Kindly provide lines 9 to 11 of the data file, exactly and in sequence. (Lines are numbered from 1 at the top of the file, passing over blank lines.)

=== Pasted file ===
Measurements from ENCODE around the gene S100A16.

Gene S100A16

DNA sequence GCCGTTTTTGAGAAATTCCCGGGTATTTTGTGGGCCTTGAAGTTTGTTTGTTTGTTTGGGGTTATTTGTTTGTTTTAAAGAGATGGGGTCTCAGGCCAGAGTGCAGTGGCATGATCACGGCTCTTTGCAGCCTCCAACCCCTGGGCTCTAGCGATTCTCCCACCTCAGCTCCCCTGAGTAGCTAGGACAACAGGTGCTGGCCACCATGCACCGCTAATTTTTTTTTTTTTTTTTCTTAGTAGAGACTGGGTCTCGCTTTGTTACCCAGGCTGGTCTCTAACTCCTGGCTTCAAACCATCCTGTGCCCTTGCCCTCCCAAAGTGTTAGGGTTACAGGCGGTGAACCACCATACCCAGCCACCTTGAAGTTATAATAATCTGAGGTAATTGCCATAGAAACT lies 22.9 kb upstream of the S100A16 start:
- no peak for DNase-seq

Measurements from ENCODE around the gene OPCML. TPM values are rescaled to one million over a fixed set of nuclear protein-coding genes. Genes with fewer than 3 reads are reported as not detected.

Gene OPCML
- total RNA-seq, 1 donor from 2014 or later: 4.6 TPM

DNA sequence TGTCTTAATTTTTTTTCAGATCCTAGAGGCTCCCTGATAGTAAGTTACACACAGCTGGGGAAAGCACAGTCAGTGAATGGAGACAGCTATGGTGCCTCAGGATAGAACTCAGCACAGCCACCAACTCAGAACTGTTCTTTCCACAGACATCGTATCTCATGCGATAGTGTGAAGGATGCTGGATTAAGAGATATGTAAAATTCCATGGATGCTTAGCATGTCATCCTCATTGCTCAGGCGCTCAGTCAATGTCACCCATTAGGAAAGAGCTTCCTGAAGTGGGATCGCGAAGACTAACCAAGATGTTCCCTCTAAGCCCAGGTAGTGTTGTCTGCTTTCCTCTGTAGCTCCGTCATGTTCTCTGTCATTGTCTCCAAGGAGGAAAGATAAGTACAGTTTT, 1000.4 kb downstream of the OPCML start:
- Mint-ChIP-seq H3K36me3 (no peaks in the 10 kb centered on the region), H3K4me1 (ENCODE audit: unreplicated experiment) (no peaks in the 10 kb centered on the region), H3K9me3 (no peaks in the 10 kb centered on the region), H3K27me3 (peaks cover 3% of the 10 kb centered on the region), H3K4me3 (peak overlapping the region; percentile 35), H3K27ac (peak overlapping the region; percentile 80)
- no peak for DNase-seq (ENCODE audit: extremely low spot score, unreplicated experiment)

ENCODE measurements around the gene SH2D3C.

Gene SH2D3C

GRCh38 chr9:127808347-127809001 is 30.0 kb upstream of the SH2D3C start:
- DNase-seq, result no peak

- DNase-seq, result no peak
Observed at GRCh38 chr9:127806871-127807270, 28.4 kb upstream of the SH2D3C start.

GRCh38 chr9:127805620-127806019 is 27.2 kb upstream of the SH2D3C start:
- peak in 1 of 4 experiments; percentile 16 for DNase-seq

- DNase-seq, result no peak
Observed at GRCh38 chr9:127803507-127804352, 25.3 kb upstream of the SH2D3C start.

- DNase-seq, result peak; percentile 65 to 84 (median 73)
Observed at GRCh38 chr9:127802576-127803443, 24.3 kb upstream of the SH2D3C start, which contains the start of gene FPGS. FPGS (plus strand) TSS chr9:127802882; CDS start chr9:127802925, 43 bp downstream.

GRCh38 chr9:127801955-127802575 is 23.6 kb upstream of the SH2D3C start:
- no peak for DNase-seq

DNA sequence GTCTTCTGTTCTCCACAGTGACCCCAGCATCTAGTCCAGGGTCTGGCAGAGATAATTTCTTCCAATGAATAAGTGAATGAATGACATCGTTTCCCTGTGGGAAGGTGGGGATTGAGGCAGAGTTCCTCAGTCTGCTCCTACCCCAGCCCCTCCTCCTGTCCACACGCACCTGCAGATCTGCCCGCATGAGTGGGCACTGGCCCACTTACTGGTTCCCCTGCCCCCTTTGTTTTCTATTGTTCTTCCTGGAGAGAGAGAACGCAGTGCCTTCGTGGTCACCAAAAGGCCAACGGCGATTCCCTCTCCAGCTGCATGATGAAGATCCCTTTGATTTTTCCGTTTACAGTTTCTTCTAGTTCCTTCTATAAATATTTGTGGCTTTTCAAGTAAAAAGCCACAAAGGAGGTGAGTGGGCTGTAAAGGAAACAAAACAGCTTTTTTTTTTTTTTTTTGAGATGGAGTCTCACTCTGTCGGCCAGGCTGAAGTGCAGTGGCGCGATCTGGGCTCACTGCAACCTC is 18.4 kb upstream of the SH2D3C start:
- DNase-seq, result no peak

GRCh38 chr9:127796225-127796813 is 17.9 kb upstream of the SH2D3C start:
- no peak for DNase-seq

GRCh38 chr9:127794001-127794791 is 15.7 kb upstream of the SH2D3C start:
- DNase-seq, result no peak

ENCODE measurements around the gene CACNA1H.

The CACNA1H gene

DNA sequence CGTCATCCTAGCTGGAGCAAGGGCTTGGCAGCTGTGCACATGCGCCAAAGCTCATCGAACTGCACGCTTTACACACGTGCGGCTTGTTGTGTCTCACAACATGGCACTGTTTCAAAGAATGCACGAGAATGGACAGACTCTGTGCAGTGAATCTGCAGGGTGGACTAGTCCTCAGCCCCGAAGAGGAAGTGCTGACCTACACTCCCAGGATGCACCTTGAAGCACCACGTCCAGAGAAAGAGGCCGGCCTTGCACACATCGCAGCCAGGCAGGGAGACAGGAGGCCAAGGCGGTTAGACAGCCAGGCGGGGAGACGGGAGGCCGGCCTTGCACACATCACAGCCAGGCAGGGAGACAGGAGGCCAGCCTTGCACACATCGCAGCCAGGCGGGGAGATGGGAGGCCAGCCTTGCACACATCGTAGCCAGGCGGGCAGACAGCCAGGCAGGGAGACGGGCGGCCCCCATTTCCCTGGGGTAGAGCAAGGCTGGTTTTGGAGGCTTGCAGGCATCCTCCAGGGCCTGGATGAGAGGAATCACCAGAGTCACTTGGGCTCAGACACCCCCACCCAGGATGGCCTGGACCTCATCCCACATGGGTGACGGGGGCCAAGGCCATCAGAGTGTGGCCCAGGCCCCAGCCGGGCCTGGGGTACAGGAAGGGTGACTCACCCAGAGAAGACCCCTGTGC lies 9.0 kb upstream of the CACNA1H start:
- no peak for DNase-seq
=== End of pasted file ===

- Mint-ChIP-seq H3K36me3 (no peaks in the 10 kb centered on the region), H3K4me1 (ENCODE audit: unreplicated experiment) (no peaks in the 10 kb centered on the region), H3K9me3 (no peaks in the 10 kb centered on the region), H3K27me3 (peaks cover 3% of the 10 kb centered on the region), H3K4me3 (peak overlapping the region; percentile 35), H3K27ac (peak overlapping the region; percentile 80)
- no peak for DNase-seq (ENCODE audit: extremely low spot score, unreplicated experiment)

ENCODE measurements around the gene SH2D3C.